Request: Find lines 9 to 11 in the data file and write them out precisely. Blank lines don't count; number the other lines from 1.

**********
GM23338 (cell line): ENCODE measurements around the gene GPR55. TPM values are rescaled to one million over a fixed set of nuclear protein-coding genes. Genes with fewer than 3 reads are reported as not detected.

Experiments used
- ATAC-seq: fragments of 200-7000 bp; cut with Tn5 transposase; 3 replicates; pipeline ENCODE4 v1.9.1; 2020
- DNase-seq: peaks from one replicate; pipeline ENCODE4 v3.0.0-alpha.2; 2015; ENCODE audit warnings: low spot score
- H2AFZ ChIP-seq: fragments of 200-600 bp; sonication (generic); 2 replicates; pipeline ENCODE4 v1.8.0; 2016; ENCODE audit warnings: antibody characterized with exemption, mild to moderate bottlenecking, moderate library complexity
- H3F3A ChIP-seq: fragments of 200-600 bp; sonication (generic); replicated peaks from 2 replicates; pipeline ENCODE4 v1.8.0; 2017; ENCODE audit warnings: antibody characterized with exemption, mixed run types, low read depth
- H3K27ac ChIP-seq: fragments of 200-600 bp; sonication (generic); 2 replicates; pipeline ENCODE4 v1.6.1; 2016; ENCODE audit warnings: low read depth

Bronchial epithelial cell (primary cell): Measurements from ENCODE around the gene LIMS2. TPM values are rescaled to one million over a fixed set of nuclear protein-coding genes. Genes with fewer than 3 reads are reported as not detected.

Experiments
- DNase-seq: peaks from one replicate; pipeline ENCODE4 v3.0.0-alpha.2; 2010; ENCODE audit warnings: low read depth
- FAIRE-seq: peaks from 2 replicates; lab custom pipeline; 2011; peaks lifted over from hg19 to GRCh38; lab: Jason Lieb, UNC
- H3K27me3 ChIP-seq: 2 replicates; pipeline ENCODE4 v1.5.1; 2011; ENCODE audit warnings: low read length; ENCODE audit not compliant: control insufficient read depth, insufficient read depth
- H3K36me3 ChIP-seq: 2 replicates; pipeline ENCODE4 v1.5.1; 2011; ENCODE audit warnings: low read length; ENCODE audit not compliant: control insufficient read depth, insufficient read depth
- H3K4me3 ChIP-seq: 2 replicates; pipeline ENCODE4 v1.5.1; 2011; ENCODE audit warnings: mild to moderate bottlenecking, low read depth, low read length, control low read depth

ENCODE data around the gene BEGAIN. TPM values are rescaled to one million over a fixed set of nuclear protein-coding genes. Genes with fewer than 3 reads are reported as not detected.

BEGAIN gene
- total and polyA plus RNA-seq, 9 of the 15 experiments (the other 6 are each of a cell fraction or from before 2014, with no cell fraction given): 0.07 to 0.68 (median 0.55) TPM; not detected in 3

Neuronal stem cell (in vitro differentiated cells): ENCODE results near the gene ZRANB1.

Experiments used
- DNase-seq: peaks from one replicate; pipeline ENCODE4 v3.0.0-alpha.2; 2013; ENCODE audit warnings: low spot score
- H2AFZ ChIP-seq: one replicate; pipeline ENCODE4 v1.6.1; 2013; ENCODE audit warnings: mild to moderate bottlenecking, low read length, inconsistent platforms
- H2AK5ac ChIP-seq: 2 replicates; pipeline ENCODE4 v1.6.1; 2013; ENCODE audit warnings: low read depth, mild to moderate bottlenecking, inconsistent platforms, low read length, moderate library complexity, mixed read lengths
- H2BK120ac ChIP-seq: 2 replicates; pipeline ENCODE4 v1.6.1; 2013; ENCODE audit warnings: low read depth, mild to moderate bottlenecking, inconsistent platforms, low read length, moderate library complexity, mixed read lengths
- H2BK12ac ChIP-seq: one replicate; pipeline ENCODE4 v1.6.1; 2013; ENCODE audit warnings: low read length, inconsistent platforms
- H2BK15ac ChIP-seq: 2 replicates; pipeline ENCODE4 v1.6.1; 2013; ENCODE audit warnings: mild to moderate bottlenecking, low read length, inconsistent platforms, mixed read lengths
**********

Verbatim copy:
Experiments
- DNase-seq: peaks from one replicate; pipeline ENCODE4 v3.0.0-alpha.2; 2010; ENCODE audit warnings: low read depth
- FAIRE-seq: peaks from 2 replicates; lab custom pipeline; 2011; peaks lifted over from hg19 to GRCh38; lab: Jason Lieb, UNC